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Originally posted by mikesingh
Pretty good pic! But as phage has mentioned, it's all Grey! Damn!
Originally posted by Phage That was my point.
Originally posted by zorgon
There is however a very interesting anomaly that shows up for Tycho when you look in infrared
Originally posted by wolfgang1711
The other day I have bleak memory of a press conference going on between ISRO and newschannels.
ISRO said, it will take another 1 month or so to bring out the TMC pics and data to be available to public.
Originally posted by CSK222
I'm not sure if this has been posted, here, already. However I was wondering if anyone new what "Chandrayaan" means in English for us "Nonspeaking Indian people". By the way no offence if for whatever reason Chandrayaan is not an Indian word.
Originally posted by Phage
That image was taken during a total lunar eclipse (from orbit). The moon has entered Earth's shadow after being fully exposed to sunlight. The warmer (brighter) areas are places where the surface has absorbed more heat than other areas.
MULTISPECTRAL THERMAL IMAGER OBSERVATIONS OF THE MOON DURING TOTAL ECLIPSE
There are other studies that show steady cooling over time with the changing phases.
Originally posted by contradunce
On the ejection of the MIP from the space craft, he said the probe hit the lunar surface within 25 minutes and 10 seconds after leaving the mother craft and approached a crater named Shackleton.
A Texas-based firm has drawn up plans for a manned expedition to the Moon to seek out the raw ingredients for what amounts to an orbital gas station for future spacecraft.
Under the plan, from Bill Stone of Austin's Stone Aerospace, Inc, a vanguard team of industrialists would explore the Shackleton Crater at the Moon's south pole to determine how much, if any, frozen water and other materials sits locked beneath the lunar regolith.
If enough resources are found, they could then be processed into spacecraft fuels and hauled into low-Earth orbit (LEO) for propellant-thirsty spacecraft at one-tenth the cost of launching them from Earth, according to the plan.
"Once initial funding is received to initiate the detailed planning effort, we expect to be open for business in LEO in the 2015 timeframe," Stone said in a statement, adding that the ambitious plan would likely cost about $15 billion and require significant international partnerships. "Only by operating commercially will this enterprise be successful."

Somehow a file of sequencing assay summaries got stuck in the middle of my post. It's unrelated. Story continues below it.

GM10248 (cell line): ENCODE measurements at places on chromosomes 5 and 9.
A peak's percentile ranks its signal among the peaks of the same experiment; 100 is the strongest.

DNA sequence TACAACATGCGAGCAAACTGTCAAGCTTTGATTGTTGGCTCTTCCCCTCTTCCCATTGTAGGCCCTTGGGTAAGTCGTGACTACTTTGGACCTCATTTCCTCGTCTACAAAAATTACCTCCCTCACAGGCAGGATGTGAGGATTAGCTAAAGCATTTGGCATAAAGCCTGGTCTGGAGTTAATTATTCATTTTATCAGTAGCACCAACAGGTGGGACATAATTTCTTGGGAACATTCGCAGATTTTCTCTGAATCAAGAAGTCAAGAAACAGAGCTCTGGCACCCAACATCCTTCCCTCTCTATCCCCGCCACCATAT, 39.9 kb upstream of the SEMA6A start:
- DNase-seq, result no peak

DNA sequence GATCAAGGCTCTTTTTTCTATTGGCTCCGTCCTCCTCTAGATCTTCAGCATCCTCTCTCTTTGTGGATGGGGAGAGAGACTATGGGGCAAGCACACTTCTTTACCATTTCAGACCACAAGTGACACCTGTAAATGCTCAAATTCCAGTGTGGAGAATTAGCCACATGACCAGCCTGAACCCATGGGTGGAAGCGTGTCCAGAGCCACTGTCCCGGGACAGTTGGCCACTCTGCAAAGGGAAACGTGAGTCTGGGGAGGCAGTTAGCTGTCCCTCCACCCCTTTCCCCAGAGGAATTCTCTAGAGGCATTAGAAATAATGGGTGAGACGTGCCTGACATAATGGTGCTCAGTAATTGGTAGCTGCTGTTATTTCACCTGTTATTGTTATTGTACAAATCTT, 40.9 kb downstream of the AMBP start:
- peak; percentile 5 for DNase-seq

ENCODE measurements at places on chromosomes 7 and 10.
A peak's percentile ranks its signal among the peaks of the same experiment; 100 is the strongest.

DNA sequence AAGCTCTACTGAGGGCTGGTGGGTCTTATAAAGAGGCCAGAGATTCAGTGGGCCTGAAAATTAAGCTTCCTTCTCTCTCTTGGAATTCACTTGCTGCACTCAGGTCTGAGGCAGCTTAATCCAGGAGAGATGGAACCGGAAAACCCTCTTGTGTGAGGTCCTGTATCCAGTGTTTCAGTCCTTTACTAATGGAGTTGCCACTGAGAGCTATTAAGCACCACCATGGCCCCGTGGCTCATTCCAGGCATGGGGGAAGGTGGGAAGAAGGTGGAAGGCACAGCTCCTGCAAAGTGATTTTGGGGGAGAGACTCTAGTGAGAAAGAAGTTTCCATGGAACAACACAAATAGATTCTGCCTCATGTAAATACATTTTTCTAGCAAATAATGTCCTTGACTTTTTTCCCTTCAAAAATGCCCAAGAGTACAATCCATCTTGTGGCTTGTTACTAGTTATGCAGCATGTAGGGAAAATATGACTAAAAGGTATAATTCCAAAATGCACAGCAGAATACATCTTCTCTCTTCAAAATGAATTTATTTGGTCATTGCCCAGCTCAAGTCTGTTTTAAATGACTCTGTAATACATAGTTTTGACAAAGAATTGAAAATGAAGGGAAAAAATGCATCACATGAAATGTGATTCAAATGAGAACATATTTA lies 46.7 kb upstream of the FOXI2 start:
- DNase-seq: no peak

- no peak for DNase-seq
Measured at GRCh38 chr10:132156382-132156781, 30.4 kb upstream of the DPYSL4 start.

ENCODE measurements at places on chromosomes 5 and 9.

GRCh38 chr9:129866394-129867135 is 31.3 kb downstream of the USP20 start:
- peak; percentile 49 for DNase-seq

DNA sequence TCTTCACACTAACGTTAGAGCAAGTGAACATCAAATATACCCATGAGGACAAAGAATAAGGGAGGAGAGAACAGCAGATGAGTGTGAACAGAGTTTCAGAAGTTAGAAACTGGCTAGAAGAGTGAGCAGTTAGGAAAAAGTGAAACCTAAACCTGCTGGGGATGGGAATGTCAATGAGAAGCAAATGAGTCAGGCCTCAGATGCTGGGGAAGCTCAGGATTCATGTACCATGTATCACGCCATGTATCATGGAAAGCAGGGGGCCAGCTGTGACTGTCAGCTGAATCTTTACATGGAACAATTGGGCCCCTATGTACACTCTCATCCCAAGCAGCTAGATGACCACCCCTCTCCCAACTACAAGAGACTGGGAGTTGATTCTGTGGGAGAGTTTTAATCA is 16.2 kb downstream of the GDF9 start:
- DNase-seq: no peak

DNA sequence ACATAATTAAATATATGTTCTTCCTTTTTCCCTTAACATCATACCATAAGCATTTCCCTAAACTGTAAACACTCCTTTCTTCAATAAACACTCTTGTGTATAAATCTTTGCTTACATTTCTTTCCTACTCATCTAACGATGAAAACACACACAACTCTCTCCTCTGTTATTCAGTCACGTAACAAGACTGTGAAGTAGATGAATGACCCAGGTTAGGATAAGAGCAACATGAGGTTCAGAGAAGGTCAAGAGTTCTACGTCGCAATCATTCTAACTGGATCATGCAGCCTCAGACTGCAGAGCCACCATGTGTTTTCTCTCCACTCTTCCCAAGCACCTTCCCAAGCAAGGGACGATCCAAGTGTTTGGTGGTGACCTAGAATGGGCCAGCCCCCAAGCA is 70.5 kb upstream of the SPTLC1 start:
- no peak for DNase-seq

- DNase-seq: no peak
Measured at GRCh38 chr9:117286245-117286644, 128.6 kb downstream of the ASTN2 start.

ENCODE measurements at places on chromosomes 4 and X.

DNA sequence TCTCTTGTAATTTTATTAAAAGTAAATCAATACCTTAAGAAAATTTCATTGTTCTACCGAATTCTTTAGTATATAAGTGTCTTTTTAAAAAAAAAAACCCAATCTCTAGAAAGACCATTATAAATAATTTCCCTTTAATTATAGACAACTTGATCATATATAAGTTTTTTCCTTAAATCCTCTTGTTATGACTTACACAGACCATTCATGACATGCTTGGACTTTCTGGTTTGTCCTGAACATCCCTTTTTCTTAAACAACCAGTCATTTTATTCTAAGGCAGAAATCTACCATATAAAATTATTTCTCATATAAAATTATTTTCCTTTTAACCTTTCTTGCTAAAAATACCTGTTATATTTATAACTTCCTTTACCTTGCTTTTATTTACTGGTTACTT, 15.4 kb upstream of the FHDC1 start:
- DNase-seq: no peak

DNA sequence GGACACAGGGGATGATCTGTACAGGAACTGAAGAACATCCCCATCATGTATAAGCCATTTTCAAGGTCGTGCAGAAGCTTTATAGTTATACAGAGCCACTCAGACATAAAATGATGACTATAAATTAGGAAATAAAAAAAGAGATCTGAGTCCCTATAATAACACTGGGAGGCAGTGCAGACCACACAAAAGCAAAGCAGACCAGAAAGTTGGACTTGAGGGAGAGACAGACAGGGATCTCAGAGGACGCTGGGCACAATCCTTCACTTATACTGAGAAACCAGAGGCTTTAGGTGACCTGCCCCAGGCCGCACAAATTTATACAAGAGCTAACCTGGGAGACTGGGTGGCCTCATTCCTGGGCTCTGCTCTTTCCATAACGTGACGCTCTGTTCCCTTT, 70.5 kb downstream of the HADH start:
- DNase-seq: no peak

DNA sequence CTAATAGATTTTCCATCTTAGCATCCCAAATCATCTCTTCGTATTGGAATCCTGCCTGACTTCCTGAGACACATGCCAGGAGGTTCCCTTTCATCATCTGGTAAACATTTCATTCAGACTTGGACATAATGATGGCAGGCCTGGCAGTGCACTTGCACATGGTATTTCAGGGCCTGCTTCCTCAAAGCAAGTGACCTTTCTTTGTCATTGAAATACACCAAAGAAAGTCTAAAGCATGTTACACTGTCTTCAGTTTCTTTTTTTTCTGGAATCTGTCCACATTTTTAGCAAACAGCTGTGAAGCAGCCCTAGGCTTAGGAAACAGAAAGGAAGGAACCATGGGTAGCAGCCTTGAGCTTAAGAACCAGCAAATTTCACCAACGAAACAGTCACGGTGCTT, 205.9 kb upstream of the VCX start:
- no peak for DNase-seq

To that end, Stone has formed Shackleton Energy Company (SEC). He discussed his plan in a March 10 presentation at the Technology, Entertainment and Design (TED) Conference in Monterey, California.
"This is water exploration first," SEC president Dale Tietz told SPACE.com Wednesday. "And if it's there, then our whole business plan is based upon, by 2015, having a very aggressive program to then process that with our own crews...bring it to low-Earth orbit and then open for business."
Among potential customers for SEC is NASA, which plans to launch astronauts aboard its new spacecraft - the Orion Crew Exploration Vehicle - no later than 2015, with lunar missions slated for 2020. The Virginia-based firm Space Adventures, too, has announced plans in the past for space tourist flights around the Moon aboard a Russian-built Soyuz spacecraft.
Harriman also has to tackle political problems. If getting to the Moon becomes an international political issue, it will sap his resources and leave him open to espionage and sabotage. He also aims to keep the Moon out of government ownership, something that will be impossible if he claims it on behalf of the United States. Noting that the Moon passes directly overhead only in a narrow band north and south of the equator, he looks to common law which holds that property rights extend to infinity above a land parcel. On that basis, Mexico, Central and parts of South America, and corresponding countries in those latitudes around the world, have a claim on the Moon. The USA also has a claim, thanks to Florida and Texas extending into the band. Starting a campaign around the world for countries to assert their rights in this matter, he engineers a compromise whereby the United Nations will manage the Moon, through one of its chartered corporations. Needless to say, Harriman owns the corporation.